MAM rally in Charleston, WV in 2015
February 1, 2016~ Welcome to Mesh News Desk, Your Resource for mesh-related news and information.
This site began more than four years ago when mesh litigation was in its early stages.
Today there more than 100,000 lawsuits filed in the U.S. alone and as well as cases filed around the globe. At the same time there continues to be a disconnect between the injuries that are being reported and the reaction by the medical community and the regulatory world.
Just recently, after a four-year delay, the U.S. Food and Drug Administration finally decided to follow the recommendation issued by an expert panel in 2011 - Reclassify pelvic organ prolapse mesh (POP) to high risk! The FDA is giving manufacturers 30 months to do so.... in the meantime, there are just as many cases filed over mesh used for stress urinary incontinence (SUI), made from the same polypropylene material as POP mesh. It remains class II, considered a moderate risk. Not if you listen to those whose lives have been permanently altered after they received their implant.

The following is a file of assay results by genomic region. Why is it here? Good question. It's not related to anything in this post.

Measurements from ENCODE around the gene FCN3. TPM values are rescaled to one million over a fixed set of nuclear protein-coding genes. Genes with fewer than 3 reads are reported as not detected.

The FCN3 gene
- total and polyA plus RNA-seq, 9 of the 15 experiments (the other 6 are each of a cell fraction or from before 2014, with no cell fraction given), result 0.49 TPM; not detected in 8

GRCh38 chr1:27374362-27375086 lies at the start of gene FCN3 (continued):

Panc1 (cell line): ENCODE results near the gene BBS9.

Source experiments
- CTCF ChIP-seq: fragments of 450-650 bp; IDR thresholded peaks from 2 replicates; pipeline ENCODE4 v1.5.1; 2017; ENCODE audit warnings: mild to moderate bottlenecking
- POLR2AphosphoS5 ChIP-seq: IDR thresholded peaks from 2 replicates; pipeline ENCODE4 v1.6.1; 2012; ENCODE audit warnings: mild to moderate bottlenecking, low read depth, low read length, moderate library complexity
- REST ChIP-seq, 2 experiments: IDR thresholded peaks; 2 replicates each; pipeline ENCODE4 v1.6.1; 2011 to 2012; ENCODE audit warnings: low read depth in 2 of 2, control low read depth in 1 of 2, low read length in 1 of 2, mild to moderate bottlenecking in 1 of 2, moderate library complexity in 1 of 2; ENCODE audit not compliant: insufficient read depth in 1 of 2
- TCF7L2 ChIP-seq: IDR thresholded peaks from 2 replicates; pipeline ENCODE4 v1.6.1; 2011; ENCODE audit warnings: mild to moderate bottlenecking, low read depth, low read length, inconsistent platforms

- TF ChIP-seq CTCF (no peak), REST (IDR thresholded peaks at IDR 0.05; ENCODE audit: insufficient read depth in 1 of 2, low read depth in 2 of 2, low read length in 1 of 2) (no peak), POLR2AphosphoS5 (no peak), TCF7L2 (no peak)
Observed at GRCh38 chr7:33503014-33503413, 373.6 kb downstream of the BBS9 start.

Be sure to file your adverse event report with the FDA, it is the only way they can track this chapter in women health history. See how here .
Those who are new to the issue, recently implanted and looking for answers, expect to see more introductory stories in the future. Check out the Reading Room as a resource here.
Mesh News Desk is looking for Court Watchers in Dallas, Kansas City, Bergen County, New Jersey and in Philadelphia. Please don’t hesitate. Any set of eyes is helpful and you will be fascinated by watching one of these proceedings if you have not so far.
Thank you Mesh News Desk readers for hanging in there. I’m always looking for your submissions and guest editors are welcome on any topic you’d like to handle. This advertiser-based site is always looking to partner with appropriate supporters. Look for changes in that regard.
Personal Profiles are always welcome, though your attorney will have to agree.
For those of you considering having a pelvic mesh implant, or a hernia mesh implant for that matter, please ask your doctor if he or she knows how to do an alternative procedure. Unless and until one can predict who will react negatively, the Precautionary Principle is advised. These pages will attest to that.
Jane Akre, editor MND